Saturday, October 4, 2008

Lucid Dreaming Experiments

For the past year I have been dabbling with lucid dreaming techniques. For those you that aren't aware, a lucid dream is where you realize that you are dreaming and by becoming awake within the dream you are able to manipulate the dream itself. Many of the techniques I began using can be found in the book Exploring the World of Lucid Dreams by Dr. Stephen Laberge. Laberge actually did his PhD research at Stanford proving the existence of lucid dreams and is considered to be one of the pioneers in the field.

I had decided to attempt to lucid dream in large part so that I might explore my own subconscious mind and also to tap into Jung's idea of the collective unconsciousness. I have had many dreams which some would consider to be precognitive, that I personally just consider weird and a bit interesting, but I tend to think we all have these dreams where we sometimes see the future, it's just that some of pay more attention to our dreams then others. Some of us also choose to not recall our dreams, which I will discuss in another post and how one can choose to remember their dreams if they would like to.

Using lucid dreams for spiritual purposes is not original. The Tibetans have been using something they call Tibetan Dream Yoga for at least a thousand years. I will perhaps talk about this at another time.

My most successful experiments of late have been with the aid of over the counter supplements. The main supplements I have been using, particularly galantamine, I first read about in Thomas Yutchak's book, Advanced Lucid Dreaming. Galantamine essentially works by helping to boost the levels of acetylcholine in the brain, which are at their highest point during REM activity. If you choose to use galantamine it is necessary that you wake up after roughly five or six hours sleep since most of your deep REM periods are towards the end of the night. I will speak more on the brain's neurotransmitters and how they effect sleep later if there is an interest.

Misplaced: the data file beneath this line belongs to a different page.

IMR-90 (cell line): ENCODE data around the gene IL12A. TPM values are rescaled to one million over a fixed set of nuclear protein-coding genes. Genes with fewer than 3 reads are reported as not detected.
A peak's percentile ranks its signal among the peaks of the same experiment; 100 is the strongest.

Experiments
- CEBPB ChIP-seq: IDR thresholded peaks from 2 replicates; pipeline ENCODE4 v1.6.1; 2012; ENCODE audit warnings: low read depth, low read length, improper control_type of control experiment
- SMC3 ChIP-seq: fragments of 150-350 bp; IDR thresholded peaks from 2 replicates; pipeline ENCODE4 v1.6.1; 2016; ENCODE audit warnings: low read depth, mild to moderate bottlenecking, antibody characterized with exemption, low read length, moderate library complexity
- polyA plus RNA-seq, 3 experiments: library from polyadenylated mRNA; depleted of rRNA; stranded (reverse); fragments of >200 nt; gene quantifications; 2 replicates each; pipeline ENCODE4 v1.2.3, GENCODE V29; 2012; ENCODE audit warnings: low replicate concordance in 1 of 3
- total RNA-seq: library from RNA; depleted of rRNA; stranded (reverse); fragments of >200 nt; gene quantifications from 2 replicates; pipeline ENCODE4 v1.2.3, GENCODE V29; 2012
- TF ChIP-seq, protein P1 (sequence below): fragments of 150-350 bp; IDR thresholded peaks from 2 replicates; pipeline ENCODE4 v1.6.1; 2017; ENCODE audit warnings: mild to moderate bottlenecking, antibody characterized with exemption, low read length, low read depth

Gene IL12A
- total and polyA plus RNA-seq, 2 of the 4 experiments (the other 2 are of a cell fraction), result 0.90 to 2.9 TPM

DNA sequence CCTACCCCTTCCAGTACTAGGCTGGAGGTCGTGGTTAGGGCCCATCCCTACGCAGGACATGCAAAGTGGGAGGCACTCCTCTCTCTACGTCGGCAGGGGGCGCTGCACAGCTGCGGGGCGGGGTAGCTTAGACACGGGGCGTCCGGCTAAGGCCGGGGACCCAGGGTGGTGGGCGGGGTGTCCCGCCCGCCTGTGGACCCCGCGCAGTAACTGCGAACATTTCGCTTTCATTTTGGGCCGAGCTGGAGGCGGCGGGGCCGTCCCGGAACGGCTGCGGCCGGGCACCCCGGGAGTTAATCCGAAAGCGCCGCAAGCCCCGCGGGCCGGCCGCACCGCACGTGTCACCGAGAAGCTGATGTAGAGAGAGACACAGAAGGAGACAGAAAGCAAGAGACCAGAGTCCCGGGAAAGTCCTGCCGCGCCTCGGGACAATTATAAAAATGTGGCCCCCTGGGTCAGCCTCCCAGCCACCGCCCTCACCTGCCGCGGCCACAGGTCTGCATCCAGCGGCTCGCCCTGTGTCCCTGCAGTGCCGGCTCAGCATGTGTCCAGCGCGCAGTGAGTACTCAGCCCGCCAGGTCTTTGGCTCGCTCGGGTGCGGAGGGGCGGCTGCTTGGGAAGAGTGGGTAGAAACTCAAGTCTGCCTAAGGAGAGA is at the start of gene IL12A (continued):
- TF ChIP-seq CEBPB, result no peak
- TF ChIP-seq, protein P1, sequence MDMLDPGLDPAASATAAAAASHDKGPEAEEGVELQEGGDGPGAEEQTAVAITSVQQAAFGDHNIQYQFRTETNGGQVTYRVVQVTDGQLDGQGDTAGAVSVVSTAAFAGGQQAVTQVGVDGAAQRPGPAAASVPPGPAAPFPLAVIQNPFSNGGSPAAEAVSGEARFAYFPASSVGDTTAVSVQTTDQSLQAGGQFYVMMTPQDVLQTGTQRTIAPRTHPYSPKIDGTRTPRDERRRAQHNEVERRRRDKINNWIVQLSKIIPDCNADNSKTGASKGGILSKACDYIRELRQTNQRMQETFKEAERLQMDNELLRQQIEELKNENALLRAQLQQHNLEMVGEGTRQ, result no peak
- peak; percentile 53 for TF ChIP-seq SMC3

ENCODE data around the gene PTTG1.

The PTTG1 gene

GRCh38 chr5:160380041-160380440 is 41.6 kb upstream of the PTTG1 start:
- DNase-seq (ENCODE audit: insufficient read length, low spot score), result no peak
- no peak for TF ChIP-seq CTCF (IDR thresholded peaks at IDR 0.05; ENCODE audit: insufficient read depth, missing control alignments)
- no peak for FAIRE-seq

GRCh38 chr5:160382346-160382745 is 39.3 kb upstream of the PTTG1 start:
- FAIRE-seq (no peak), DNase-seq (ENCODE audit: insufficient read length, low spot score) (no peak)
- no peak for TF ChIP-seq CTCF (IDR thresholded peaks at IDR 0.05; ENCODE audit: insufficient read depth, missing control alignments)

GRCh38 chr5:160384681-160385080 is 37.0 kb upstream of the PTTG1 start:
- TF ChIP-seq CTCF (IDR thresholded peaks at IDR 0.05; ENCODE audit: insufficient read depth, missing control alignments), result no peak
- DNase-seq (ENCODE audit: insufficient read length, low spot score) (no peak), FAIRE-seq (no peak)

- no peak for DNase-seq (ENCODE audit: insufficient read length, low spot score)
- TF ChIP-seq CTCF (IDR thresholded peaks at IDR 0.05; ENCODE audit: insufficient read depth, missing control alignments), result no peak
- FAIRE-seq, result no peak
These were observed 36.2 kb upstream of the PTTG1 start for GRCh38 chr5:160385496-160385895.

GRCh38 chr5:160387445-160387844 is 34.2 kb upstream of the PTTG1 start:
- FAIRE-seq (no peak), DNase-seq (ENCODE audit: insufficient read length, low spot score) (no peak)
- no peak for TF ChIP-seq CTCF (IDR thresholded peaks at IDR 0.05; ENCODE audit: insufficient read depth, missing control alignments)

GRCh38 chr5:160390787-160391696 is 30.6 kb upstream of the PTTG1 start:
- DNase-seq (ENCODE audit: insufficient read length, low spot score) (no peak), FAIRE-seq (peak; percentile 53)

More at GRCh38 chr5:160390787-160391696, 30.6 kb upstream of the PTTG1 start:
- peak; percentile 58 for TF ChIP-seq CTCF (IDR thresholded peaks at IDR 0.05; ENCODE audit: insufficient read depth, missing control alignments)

For now, I will be posting a series of my supplement experiments below. If there is sufficient interest in these posts I will also post about some my actual dream results.

The lucid dream attempts that I made are referred to as Waking Induced Lucid Dreams or WILDs, since you are waking up and doing some mental exercises which allow the dreamer to move from waking consciousness directly into the dream state.

First Log, September 27, 2008:

The substances I used were 4mg of nicotine gum, a b-complex vitamin (which included 50 mg of choline, 110 mg b6, and various other b vitamins), and 1,500mg of L-Tryptophan.

I began the night by taking 1,500mg of L-Tryptophan for the purposes of causing REM-rebound. In the future I will be taking 5-HTP instead of the tryptophan (I'm just waiting for it to come in the mail).

I woke up after six hours of sleep and took the b-complex and began chewing the nicotine gum. I chose the gum since it absorbs faster than the patch.

I used the LudicdRemix track and my normal meditation afterwards. After falling asleep an hour after waking I did not have an LD, but I did have an extremely vivid journey/quest style dream. My dream recall was better than usual as well.

I think I failed to attain lucidity due to how groggy the L-Tryptophan made me feel, which made concentration more difficult.

Most of my logs will be done on the weekends, since that is when I can spend the most time sleeping. Please feel free to comment and leave any suggestions for supplements you would like to see me test out.

September 28th, 2008